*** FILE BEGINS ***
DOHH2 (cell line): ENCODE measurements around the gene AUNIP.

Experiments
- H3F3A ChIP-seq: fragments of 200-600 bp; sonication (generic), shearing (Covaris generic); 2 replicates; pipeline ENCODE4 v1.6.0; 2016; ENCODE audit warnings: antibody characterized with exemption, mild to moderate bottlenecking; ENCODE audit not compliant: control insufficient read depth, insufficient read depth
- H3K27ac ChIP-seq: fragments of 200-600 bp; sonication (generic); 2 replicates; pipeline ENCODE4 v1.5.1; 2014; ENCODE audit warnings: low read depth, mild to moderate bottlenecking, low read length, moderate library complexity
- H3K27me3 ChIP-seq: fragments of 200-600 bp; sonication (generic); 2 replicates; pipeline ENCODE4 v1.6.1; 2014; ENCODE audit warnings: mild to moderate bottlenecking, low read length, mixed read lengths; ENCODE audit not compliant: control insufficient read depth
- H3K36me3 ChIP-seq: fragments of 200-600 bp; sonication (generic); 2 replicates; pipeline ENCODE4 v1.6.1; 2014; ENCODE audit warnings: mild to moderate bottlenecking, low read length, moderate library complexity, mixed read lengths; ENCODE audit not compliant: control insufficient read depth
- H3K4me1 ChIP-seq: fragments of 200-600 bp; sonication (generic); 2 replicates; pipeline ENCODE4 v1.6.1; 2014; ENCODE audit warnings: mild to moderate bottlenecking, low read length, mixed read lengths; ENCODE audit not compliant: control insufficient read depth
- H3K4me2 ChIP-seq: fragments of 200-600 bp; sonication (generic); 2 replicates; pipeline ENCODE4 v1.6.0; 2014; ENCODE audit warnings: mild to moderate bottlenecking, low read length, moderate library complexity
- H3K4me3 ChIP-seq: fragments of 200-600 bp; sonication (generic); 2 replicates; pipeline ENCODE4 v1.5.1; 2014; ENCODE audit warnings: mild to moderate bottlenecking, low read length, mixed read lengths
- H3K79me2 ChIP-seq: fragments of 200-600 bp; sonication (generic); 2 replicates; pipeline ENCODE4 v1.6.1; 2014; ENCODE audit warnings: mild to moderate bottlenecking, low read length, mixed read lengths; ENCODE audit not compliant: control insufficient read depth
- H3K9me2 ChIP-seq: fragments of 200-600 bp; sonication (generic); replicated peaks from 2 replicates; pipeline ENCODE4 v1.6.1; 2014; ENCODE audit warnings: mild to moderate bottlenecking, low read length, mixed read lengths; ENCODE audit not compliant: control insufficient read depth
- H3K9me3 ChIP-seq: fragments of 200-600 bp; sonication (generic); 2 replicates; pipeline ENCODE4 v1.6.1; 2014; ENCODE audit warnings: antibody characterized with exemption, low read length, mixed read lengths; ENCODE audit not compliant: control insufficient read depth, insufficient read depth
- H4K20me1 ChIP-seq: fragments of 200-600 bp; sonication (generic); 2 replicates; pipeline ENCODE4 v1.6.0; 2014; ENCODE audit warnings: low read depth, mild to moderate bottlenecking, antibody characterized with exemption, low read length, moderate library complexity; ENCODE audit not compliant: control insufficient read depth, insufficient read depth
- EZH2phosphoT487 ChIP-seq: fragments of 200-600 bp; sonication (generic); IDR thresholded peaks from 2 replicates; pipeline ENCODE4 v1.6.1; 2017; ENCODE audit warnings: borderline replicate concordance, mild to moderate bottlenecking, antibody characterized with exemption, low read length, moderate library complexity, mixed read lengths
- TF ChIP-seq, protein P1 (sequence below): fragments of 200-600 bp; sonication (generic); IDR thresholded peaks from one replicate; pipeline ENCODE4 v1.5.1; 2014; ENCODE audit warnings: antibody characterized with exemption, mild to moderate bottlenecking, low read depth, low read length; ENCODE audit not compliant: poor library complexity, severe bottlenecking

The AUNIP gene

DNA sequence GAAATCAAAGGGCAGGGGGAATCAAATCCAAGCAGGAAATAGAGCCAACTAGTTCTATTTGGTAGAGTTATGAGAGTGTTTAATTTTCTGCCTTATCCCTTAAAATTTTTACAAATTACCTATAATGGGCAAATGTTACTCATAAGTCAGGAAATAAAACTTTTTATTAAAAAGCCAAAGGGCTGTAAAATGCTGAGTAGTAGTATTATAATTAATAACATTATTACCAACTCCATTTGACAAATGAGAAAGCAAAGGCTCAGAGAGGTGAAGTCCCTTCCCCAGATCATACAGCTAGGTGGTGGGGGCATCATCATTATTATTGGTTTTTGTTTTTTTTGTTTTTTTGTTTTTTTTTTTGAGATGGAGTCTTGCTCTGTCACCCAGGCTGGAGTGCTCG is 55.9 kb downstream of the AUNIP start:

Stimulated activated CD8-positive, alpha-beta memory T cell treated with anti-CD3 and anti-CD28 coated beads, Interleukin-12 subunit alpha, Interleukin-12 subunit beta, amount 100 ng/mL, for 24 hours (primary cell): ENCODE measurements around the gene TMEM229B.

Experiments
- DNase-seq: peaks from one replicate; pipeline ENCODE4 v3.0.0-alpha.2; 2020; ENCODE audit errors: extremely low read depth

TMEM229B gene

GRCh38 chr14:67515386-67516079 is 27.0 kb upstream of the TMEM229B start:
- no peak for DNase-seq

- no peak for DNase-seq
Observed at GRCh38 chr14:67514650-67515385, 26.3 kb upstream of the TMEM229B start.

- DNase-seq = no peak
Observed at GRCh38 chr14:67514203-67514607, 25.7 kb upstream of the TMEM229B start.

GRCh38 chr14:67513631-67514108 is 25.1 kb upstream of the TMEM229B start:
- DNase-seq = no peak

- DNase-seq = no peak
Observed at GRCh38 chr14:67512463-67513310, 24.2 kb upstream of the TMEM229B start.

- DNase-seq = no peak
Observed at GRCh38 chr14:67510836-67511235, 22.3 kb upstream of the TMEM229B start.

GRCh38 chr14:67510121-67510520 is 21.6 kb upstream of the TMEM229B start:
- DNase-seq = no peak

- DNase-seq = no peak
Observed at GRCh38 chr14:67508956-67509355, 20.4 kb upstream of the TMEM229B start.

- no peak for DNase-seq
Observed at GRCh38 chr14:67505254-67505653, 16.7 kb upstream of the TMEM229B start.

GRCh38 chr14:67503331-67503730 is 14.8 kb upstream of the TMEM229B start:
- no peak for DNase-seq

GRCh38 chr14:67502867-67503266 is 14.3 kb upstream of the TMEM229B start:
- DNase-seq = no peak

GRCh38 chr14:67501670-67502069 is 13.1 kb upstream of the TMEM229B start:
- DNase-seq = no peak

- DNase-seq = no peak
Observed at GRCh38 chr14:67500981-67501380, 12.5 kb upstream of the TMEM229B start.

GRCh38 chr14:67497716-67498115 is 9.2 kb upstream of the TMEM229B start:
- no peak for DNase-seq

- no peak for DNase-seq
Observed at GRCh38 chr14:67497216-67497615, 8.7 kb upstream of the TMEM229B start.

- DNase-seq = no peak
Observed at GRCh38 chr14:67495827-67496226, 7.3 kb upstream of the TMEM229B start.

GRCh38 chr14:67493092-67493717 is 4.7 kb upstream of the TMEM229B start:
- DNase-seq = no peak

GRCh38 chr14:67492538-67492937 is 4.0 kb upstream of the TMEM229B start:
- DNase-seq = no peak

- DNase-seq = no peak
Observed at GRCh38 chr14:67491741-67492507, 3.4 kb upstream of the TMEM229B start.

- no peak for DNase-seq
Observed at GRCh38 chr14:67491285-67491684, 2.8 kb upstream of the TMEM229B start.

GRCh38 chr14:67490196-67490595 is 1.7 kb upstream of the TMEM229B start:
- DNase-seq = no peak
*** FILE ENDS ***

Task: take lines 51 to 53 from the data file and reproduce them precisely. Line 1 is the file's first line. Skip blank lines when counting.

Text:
Observed at GRCh38 chr14:67497216-67497615, 8.7 kb upstream of the TMEM229B start.

- DNase-seq = no peak
Observed at GRCh38 chr14:67495827-67496226, 7.3 kb upstream of the TMEM229B start.